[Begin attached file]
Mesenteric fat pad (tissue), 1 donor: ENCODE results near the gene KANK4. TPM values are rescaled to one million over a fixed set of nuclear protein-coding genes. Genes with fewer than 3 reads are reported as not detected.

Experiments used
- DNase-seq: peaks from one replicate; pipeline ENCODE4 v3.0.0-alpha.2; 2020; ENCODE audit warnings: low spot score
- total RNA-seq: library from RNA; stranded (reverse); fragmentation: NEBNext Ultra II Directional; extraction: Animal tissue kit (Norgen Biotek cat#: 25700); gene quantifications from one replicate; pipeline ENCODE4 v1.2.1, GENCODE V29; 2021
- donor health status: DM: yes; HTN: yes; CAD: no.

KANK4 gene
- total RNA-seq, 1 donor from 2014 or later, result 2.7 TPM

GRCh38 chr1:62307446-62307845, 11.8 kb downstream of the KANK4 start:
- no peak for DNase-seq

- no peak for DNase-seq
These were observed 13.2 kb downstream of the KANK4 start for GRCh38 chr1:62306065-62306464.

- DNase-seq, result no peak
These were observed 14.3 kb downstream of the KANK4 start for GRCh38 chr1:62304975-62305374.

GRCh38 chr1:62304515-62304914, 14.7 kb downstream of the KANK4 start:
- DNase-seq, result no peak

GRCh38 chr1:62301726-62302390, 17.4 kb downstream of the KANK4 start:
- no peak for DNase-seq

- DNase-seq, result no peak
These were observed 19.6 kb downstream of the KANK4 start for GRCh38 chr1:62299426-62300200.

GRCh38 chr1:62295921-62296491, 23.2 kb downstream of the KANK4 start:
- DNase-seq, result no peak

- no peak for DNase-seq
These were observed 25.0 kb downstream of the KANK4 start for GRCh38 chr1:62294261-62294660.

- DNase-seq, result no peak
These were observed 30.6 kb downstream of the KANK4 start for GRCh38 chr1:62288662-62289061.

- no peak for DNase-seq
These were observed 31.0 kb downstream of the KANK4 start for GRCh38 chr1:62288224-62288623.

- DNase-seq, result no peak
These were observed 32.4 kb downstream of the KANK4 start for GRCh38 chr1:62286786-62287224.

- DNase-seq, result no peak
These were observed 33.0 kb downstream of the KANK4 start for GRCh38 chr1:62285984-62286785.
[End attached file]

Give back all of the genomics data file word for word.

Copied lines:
Mesenteric fat pad (tissue), 1 donor: ENCODE results near the gene KANK4. TPM values are rescaled to one million over a fixed set of nuclear protein-coding genes. Genes with fewer than 3 reads are reported as not detected.

Experiments used
- DNase-seq: peaks from one replicate; pipeline ENCODE4 v3.0.0-alpha.2; 2020; ENCODE audit warnings: low spot score
- total RNA-seq: library from RNA; stranded (reverse); fragmentation: NEBNext Ultra II Directional; extraction: Animal tissue kit (Norgen Biotek cat#: 25700); gene quantifications from one replicate; pipeline ENCODE4 v1.2.1, GENCODE V29; 2021
- donor health status: DM: yes; HTN: yes; CAD: no.

KANK4 gene
- total RNA-seq, 1 donor from 2014 or later, result 2.7 TPM

GRCh38 chr1:62307446-62307845, 11.8 kb downstream of the KANK4 start:
- no peak for DNase-seq

- no peak for DNase-seq
These were observed 13.2 kb downstream of the KANK4 start for GRCh38 chr1:62306065-62306464.

- DNase-seq, result no peak
These were observed 14.3 kb downstream of the KANK4 start for GRCh38 chr1:62304975-62305374.

GRCh38 chr1:62304515-62304914, 14.7 kb downstream of the KANK4 start:
- DNase-seq, result no peak

GRCh38 chr1:62301726-62302390, 17.4 kb downstream of the KANK4 start:
- no peak for DNase-seq

- DNase-seq, result no peak
These were observed 19.6 kb downstream of the KANK4 start for GRCh38 chr1:62299426-62300200.

GRCh38 chr1:62295921-62296491, 23.2 kb downstream of the KANK4 start:
- DNase-seq, result no peak

- no peak for DNase-seq
These were observed 25.0 kb downstream of the KANK4 start for GRCh38 chr1:62294261-62294660.

- DNase-seq, result no peak
These were observed 30.6 kb downstream of the KANK4 start for GRCh38 chr1:62288662-62289061.

- no peak for DNase-seq
These were observed 31.0 kb downstream of the KANK4 start for GRCh38 chr1:62288224-62288623.

- DNase-seq, result no peak
These were observed 32.4 kb downstream of the KANK4 start for GRCh38 chr1:62286786-62287224.

- DNase-seq, result no peak
These were observed 33.0 kb downstream of the KANK4 start for GRCh38 chr1:62285984-62286785.